TCTC brings Tolkien's classic tale to life
In my time covering live theatre in East Texas, I've not seen another show as ambitious as Tyler Civic Theatre Center's production of "The Hobbit."
Leading up to the initial theatrical release of "The Fellowship of the Ring," Peter Jackson stated that it had taken technology decades to reach the point where it could faithfully replicate the images that author J.R.R. Tolkien had conjured in his "Lord of the Rings" stories. By all accounts, he succeeded in crafting three classic films that were borderline miraculous in how well they adapted the material, though he had the full backing of a Hollywood studio and hundreds of millions of dollars to aid him in doing so.
The crew at Tyler Civic Theatre Center has considerably fewer resources at their disposal, and yet they are no less passionate about bringing to life one of Tolkien's stories than Jackson. Under the co-direction of Susan Gage and Justin Purser, via an adaptation by Patricia Gray, this production manages to capture the spirit of Tolkien's classic children's tale as best as one could hope for given the limitations present.
Obviously there have been parts excised or significantly altered, but the core of this adventure story remains in place with inimitable wizard Gandalf the Grey (Murray Parks) luring the home-loving Hobbit, Bilbo Baggins (Clay Rowden) into the biggest adventure of his life. A pack of dwarves, led by the proud and pompous Thorin Oakenshield (Ryan Castner), aim to take back a massive stash of treasure guarded by Smaug, a fierce dragon living inside the Lonely Mountain who long ago had pillaged the treasure from a dwarven kingdom.
Along the way, the party encounters fierce trolls, evil goblins, heroic eagles, noble elves and an army of men. We also see the first appearance of Gollum (Thomas Surles) and the encounter between he and Bilbo that will forever alter the fate of Middle Earth.
This adaptation keeps the episodic nature of Tolkien's novel, which is a significant factor in helping the story make a workable translation to the stage. A sprawling adventure that hops around to broadly diverse locations is hardly conducive to a stage-bound production, but the episodic nature of this particular story allows for the transition from scene to scene to be much more forgiving.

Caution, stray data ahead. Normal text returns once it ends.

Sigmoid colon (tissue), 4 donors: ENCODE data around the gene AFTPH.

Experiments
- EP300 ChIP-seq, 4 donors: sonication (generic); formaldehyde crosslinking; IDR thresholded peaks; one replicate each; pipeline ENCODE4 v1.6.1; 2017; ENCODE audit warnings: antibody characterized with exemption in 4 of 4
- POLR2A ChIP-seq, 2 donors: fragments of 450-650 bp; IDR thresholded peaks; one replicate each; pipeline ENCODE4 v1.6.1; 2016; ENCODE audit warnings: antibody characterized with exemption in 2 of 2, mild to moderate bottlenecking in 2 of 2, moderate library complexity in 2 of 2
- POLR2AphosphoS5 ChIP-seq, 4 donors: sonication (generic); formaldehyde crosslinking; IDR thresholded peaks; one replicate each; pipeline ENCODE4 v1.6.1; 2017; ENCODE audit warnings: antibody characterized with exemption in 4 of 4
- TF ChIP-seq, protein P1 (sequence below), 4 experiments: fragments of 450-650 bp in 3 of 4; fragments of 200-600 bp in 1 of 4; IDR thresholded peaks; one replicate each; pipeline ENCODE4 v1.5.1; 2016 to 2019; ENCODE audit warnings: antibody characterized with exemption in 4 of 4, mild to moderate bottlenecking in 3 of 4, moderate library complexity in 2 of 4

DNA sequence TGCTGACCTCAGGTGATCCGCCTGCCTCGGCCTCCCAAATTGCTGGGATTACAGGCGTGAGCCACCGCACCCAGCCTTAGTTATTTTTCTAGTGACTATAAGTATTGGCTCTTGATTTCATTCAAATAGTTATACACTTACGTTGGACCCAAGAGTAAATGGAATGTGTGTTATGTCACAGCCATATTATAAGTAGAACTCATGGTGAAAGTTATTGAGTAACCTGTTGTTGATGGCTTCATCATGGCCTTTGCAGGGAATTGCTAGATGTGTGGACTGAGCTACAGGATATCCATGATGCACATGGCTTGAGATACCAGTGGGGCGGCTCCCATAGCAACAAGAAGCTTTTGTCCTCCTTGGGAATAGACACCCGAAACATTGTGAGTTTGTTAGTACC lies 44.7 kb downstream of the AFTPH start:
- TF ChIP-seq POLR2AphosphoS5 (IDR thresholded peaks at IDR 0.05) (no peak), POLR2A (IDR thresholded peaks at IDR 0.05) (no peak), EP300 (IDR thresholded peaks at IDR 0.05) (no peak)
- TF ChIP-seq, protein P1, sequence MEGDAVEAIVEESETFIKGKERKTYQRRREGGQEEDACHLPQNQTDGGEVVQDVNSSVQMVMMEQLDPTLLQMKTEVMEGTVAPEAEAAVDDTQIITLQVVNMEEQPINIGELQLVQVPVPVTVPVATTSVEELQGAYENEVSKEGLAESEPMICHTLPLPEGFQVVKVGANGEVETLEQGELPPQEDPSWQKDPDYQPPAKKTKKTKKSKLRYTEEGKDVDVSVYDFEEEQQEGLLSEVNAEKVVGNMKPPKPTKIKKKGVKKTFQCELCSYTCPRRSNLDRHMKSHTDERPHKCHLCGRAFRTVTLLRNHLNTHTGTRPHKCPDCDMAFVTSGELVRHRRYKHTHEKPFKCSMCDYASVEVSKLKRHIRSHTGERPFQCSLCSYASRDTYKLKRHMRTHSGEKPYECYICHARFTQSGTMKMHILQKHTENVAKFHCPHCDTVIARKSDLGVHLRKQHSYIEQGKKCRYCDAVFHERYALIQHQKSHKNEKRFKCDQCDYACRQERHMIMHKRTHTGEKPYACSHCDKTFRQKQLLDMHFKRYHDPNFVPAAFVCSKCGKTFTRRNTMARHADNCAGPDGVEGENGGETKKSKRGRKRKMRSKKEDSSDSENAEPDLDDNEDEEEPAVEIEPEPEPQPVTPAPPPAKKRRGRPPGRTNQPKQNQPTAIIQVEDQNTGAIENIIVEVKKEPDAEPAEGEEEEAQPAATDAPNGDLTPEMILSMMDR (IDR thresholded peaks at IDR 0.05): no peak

Scenes feel complete even if they make a very direct push forward in the overall narrative. This also makes the uncharacteristically high number of scene changes a bit easier to deal with. There are a couple of spots where the episodes feel a little jarring (the final battle just seems to sort of happen with little in the way of a transition into it), but overall this is a solid reworking of a relatively large bit of material to adapt.
There's also much to enjoy from a performance standpoint. The cast is almost exclusively youngsters (something of a necessity when the vast majority of the characters are essentially tiny people), but the leads shoulder well the burden of carrying the narrative. Rowden is the standout of the bunch, providing a solid performance as Bilbo, taking him from timid homebody to sturdy adventurer in fine form. Parks is respectable as well in the role of Gandalf and seems to play up the wily side of the character more than what some folks may be used to if their only exposure to the role is via the films.
However, the most memorable performance is delivered by Surles as Smeagol/Gollum. Andy Serkis' performance of the part in the film is indelible (just about everyone, it seems, thinks they can do a decent imitation of his voice) and the easy thing to do would have been to emulate that work. But Surles avoids the trap of mere imitation and provides a portrayal of this iconic character that manages to feel both familiar and distinct.
It can, admittedly, be slightly giggle-inducing at points to see a 10-year-old girl sporting a bushy fake beard and carrying an axe but I'd be lying if I said that wasn't part of the charm of watching this production.
That said, the costumes overall look good and someone went to grand lengths to craft a gigantic dragon's head for Smaug. The set design is sparse out of necessity due to the large number of scene shifts and changeovers, but there's clearly been a lot of care and love put into what's there.
There's no denying the limitations present, but despite that this is still a fun production to watch, and it's sort of fitting that children would be the ones to bring to life Tolkien's story for children. There's an innocence, of sorts, that is brought out as such that benefits the lighter side of this fantasy world the author created.
"The Hobbit" continues its run tonight at 7:30 p.m. at Tyler Civic Theatre Center. For tickets and additional performance dates, call 903-592-0561 or visit www.tylercivictheatre.com